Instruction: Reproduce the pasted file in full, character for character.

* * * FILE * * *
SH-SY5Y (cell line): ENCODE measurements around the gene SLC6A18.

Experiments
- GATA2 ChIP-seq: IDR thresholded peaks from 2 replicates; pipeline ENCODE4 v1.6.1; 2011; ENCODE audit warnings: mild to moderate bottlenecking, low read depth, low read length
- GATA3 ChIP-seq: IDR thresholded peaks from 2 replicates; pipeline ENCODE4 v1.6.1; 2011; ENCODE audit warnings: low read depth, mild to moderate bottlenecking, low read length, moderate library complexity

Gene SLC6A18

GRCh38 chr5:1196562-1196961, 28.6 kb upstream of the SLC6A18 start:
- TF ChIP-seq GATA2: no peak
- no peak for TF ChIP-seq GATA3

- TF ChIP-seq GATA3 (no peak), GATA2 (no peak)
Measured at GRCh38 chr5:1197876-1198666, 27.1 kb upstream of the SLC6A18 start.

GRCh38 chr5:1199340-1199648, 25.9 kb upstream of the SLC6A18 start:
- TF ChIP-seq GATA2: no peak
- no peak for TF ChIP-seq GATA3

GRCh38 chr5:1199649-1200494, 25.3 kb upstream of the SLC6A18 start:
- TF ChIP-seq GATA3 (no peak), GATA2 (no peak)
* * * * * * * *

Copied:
SH-SY5Y (cell line): ENCODE measurements around the gene SLC6A18.

Experiments
- GATA2 ChIP-seq: IDR thresholded peaks from 2 replicates; pipeline ENCODE4 v1.6.1; 2011; ENCODE audit warnings: mild to moderate bottlenecking, low read depth, low read length
- GATA3 ChIP-seq: IDR thresholded peaks from 2 replicates; pipeline ENCODE4 v1.6.1; 2011; ENCODE audit warnings: low read depth, mild to moderate bottlenecking, low read length, moderate library complexity

Gene SLC6A18

GRCh38 chr5:1196562-1196961, 28.6 kb upstream of the SLC6A18 start:
- TF ChIP-seq GATA2: no peak
- no peak for TF ChIP-seq GATA3

- TF ChIP-seq GATA3 (no peak), GATA2 (no peak)
Measured at GRCh38 chr5:1197876-1198666, 27.1 kb upstream of the SLC6A18 start.

GRCh38 chr5:1199340-1199648, 25.9 kb upstream of the SLC6A18 start:
- TF ChIP-seq GATA2: no peak
- no peak for TF ChIP-seq GATA3

GRCh38 chr5:1199649-1200494, 25.3 kb upstream of the SLC6A18 start:
- TF ChIP-seq GATA3 (no peak), GATA2 (no peak)